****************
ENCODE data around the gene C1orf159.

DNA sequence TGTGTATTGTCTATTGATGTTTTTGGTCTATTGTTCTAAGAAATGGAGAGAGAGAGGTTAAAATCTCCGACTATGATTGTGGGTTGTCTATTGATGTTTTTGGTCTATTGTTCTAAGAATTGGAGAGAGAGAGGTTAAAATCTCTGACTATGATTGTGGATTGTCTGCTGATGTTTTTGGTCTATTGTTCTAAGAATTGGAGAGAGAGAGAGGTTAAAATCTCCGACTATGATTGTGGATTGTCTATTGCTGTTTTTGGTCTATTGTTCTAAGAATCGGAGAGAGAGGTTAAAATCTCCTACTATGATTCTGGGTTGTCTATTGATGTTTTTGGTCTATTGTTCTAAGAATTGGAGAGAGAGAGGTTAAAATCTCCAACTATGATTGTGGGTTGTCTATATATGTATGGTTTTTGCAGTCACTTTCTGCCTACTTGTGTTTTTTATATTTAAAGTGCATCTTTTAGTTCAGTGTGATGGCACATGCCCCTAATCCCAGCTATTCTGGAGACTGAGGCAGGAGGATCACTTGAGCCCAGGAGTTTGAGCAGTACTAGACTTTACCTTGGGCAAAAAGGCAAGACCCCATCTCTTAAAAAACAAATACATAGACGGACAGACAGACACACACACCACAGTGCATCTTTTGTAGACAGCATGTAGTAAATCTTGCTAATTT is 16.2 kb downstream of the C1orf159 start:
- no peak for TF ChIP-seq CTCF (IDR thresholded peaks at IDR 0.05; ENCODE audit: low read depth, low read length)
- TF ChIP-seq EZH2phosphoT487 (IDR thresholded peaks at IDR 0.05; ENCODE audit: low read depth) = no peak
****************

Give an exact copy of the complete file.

ENCODE data around the gene C1orf159.

DNA sequence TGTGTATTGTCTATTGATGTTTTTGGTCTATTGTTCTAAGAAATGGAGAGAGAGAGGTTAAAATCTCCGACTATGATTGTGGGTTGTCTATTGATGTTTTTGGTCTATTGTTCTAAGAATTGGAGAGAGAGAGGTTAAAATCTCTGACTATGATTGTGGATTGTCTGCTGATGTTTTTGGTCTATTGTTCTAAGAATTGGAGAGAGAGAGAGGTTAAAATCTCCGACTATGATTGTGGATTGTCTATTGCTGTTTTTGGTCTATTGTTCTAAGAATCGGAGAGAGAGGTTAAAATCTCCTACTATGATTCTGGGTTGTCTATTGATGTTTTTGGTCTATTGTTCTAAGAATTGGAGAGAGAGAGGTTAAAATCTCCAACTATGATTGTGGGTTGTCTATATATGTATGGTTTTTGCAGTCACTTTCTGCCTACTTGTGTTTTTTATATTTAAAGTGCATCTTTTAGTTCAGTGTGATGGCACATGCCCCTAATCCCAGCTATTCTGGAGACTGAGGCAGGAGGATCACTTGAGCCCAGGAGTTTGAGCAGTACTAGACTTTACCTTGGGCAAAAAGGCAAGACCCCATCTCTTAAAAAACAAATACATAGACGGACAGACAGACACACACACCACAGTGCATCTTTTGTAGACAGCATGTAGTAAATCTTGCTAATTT is 16.2 kb downstream of the C1orf159 start:
- no peak for TF ChIP-seq CTCF (IDR thresholded peaks at IDR 0.05; ENCODE audit: low read depth, low read length)
- TF ChIP-seq EZH2phosphoT487 (IDR thresholded peaks at IDR 0.05; ENCODE audit: low read depth) = no peak